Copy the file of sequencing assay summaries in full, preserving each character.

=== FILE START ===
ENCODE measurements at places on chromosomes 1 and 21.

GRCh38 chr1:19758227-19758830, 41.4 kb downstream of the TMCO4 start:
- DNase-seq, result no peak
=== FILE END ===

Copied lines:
ENCODE measurements at places on chromosomes 1 and 21.

GRCh38 chr1:19758227-19758830, 41.4 kb downstream of the TMCO4 start:
- DNase-seq, result no peak